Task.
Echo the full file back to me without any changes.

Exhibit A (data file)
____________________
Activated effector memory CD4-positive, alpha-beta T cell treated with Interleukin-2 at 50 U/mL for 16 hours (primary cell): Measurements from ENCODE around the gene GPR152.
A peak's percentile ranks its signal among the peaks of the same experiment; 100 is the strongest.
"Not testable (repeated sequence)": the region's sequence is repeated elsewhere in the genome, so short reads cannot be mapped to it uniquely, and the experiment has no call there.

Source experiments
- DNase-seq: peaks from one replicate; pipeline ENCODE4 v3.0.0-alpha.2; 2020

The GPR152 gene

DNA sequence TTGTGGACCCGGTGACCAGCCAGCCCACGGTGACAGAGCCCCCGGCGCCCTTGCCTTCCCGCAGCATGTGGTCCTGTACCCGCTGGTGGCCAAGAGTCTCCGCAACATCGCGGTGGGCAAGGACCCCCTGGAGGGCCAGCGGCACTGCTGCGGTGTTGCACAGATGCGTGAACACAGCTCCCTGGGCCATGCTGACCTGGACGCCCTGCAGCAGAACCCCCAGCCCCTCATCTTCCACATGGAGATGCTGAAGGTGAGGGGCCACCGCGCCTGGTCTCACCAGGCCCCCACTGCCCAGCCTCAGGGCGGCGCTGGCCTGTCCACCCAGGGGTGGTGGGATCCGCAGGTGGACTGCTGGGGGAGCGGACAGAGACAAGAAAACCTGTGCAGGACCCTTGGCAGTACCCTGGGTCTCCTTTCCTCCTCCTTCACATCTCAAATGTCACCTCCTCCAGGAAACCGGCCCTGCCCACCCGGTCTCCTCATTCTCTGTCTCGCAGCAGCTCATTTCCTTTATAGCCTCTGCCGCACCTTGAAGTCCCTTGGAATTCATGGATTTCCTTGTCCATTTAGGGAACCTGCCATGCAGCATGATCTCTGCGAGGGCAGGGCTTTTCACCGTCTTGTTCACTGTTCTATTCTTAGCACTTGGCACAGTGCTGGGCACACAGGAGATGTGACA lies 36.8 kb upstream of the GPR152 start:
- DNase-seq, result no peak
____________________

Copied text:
Activated effector memory CD4-positive, alpha-beta T cell treated with Interleukin-2 at 50 U/mL for 16 hours (primary cell): Measurements from ENCODE around the gene GPR152.
A peak's percentile ranks its signal among the peaks of the same experiment; 100 is the strongest.
"Not testable (repeated sequence)": the region's sequence is repeated elsewhere in the genome, so short reads cannot be mapped to it uniquely, and the experiment has no call there.

Source experiments
- DNase-seq: peaks from one replicate; pipeline ENCODE4 v3.0.0-alpha.2; 2020

The GPR152 gene

DNA sequence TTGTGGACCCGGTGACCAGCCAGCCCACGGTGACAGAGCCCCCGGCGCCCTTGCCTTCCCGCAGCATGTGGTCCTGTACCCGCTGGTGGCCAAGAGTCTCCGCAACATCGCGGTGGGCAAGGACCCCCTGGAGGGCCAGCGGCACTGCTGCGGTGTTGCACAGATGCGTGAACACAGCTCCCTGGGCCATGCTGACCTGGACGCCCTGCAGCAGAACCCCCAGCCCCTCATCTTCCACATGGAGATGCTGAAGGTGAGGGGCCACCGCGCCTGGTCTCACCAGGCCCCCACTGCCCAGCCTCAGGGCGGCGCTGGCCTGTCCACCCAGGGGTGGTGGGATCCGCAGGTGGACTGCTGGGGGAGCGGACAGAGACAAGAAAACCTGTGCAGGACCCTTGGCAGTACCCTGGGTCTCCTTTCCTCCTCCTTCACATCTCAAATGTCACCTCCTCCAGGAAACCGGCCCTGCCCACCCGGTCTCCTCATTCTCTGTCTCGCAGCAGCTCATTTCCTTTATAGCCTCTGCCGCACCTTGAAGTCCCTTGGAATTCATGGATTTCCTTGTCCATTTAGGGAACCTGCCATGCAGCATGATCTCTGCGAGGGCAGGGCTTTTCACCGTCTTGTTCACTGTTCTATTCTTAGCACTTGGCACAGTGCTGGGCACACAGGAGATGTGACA lies 36.8 kb upstream of the GPR152 start:
- DNase-seq, result no peak